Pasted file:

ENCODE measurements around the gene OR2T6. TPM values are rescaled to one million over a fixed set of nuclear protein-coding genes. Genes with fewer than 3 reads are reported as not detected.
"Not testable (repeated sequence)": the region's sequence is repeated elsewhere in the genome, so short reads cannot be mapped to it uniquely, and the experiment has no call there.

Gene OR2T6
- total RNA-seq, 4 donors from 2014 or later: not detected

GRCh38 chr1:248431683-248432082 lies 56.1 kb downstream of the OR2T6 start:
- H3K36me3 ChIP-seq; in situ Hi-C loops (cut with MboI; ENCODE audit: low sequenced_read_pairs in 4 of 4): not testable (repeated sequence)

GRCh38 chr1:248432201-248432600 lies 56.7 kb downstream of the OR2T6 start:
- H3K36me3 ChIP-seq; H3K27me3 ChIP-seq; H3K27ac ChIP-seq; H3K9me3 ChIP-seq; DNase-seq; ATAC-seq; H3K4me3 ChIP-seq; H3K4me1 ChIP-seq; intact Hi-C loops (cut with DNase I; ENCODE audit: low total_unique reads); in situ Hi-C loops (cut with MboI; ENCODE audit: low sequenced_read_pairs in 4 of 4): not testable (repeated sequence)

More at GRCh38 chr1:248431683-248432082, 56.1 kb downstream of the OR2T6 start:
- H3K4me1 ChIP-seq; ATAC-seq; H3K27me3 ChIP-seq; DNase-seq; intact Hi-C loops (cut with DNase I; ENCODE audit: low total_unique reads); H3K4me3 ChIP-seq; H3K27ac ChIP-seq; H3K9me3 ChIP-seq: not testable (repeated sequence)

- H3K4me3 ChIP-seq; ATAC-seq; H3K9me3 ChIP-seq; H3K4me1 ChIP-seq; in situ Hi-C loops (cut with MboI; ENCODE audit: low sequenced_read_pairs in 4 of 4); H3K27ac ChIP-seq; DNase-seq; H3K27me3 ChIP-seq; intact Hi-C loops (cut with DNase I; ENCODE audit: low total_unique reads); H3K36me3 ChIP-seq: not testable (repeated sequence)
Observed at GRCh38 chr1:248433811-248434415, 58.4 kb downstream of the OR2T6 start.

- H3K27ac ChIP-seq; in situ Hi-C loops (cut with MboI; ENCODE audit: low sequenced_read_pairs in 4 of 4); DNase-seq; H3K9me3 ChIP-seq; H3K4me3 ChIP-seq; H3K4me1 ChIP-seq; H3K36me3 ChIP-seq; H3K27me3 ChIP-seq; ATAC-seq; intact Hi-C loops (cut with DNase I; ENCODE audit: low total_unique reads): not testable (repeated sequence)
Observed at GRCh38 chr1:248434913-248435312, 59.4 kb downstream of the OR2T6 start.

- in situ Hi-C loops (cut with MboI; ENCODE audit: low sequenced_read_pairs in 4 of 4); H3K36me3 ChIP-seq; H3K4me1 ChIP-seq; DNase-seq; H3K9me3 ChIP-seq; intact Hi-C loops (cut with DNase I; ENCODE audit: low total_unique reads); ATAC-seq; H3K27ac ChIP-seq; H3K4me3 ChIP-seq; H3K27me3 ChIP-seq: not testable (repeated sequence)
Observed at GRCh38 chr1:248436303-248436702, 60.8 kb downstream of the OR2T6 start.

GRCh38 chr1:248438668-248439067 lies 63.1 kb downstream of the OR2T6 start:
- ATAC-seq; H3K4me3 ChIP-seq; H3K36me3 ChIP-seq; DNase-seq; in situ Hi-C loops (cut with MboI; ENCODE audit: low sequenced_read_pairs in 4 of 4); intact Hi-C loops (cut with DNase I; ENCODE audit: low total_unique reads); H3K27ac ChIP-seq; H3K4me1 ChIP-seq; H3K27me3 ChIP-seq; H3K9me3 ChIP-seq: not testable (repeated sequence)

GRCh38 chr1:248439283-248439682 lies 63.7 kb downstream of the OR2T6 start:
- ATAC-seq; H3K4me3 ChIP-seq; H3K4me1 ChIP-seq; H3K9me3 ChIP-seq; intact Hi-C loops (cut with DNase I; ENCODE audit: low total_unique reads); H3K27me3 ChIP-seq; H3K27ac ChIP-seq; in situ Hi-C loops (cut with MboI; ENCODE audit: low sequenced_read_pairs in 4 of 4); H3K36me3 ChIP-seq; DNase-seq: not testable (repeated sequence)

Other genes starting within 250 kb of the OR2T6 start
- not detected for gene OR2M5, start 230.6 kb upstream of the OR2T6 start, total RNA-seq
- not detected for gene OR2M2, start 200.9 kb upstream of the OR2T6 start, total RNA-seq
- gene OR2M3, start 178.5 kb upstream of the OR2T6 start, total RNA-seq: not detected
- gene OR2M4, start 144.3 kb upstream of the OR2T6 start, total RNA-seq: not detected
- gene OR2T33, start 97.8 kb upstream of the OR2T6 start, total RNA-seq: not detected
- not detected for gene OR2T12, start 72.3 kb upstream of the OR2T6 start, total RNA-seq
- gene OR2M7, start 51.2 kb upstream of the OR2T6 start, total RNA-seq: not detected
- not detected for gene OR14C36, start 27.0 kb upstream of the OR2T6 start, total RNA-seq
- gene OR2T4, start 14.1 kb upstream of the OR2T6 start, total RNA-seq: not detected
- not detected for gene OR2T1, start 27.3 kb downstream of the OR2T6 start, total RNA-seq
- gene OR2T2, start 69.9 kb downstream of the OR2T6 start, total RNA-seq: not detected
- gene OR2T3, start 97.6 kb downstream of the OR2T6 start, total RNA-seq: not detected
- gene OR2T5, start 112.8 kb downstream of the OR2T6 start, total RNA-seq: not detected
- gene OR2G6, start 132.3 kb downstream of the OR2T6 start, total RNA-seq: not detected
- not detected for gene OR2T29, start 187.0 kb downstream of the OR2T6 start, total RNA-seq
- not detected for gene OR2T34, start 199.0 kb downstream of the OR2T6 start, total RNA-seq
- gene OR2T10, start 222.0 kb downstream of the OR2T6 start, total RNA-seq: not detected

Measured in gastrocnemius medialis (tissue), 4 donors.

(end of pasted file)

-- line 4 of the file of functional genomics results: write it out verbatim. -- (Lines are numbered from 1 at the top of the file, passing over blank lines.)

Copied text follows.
- total RNA-seq, 4 donors from 2014 or later: not detected